Samsung has made its move to counter Apple Pay by acquiring Boston-based mobile payment tech firm LoopPay.
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The electronics giant acquired the mobile start-up for an undisclosed sum. LoopPay launched a fob-based payments solution that works with the existing magnetic stripe readers last year. However, LoopPay had been expected to have its next generation of digital wallet tech on board with the next Samsung Galaxy smartphone.
“Today is a great day for LoopPay and all those who have supported us over the last few years,” said co-founder Will Graylin on the company’s website Wednesday. “Our vision of inspiring consumers to transition from a physical wallet to a truly digital wallet will continue.”
Ed Baig puts the new mobile-payment gadget Loop to the test. It’s a cool way to pay, he says, when it works. USA TODAY
Graylin and fellow co-founder George Wallner will work closely with Samsung’s mobile division, the company said in a press release. Samsung cited LoopPay’s technology, which can work with 90% of current point-of-sale retail terminals.
“This acquisition accelerates our vision to drive and lead innovation in the world of mobile commerce,” said JK Shin, the president and head of IT and mobile for Samsung Electronics. “Our goal has always been to build the smartest, most secure, user-friendly mobile wallet experience, and we are delighted to welcome LoopPay to take us closer to this goal.”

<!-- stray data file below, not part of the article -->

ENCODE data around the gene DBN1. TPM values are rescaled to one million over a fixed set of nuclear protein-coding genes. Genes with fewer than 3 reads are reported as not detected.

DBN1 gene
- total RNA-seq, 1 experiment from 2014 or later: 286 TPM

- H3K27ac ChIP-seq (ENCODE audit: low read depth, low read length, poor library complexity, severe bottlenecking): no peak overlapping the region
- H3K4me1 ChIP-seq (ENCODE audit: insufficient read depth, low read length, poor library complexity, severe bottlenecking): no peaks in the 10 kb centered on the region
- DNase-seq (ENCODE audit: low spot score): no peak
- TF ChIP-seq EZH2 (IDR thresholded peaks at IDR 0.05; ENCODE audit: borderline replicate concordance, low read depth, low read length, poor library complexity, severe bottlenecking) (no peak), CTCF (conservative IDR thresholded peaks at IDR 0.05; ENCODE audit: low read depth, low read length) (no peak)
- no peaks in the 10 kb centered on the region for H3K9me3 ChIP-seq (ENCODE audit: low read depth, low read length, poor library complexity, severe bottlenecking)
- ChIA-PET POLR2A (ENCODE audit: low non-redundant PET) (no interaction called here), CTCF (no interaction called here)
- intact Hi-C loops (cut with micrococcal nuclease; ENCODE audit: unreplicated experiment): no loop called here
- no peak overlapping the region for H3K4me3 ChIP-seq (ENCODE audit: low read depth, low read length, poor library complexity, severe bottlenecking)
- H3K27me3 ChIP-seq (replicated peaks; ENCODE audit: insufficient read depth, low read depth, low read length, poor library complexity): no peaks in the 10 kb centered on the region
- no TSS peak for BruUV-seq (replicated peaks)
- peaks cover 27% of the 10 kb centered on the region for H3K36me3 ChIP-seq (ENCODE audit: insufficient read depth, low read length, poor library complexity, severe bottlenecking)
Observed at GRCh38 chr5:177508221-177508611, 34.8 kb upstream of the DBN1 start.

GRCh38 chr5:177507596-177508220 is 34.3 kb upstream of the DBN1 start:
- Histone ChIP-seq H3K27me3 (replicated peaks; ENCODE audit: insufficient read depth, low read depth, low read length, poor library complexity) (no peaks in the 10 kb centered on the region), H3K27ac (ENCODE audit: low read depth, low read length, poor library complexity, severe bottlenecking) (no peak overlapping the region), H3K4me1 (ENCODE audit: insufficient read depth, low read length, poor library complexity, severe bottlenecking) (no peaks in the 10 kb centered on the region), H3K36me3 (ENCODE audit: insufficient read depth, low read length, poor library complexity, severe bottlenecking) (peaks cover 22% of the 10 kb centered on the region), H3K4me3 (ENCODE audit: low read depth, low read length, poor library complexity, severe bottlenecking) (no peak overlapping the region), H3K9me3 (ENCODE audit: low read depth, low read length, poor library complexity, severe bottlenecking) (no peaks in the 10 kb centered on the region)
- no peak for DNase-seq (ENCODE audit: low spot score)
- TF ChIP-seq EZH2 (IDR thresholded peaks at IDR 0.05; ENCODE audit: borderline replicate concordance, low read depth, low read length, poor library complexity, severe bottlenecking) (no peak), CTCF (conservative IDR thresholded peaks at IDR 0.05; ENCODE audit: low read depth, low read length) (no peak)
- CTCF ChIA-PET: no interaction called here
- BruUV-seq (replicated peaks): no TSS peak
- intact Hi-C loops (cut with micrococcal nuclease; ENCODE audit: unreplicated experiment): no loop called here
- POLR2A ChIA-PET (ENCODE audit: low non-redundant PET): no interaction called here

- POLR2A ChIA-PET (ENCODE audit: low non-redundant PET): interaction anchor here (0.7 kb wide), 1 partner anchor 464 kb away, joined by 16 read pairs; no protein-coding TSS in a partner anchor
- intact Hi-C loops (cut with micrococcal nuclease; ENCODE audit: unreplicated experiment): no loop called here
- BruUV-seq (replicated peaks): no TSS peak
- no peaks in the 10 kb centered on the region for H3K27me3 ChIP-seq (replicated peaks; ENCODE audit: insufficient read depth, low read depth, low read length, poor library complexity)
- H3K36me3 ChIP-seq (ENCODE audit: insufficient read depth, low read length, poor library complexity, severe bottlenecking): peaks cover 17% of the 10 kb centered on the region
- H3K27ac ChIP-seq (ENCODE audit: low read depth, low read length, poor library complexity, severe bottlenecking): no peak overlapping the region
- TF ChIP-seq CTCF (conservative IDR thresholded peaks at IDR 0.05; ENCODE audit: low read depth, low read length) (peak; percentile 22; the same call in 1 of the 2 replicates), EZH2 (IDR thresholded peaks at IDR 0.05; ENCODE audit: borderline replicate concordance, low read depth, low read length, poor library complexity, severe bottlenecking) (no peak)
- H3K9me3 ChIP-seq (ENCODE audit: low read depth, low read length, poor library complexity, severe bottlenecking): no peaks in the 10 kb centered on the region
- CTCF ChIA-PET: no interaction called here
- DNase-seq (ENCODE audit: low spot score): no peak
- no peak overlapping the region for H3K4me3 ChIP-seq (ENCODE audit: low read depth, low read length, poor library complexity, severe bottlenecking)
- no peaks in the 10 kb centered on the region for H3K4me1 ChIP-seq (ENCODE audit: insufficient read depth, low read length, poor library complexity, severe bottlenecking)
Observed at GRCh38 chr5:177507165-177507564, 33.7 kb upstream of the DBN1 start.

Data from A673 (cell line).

The mobile payments competition is heating up. Apple famously introduced its Apple Pay system in September 2014 and compatibility with its coming smartwatch product is expected.
Smartphone point-of-sale mobile payments in the U.S. amounted to $3.5 billion in 2014, but are expected to skyrocket to $27.5 billion in 2016, according to eMarketer.
“Samsung’s acquisition of LoopPay signals how serious it is about building and launching a competitive mobile payments system in the United States,” said eMarketer analyst Bryan Yeager. “It also likely gives Samsung exclusive access to LoopPay’s technology, which enables mobile payments to be made at merchants who haven’t upgraded their point-of-sale technology to support newer contactless payment methods like NFC — of which there are many.”
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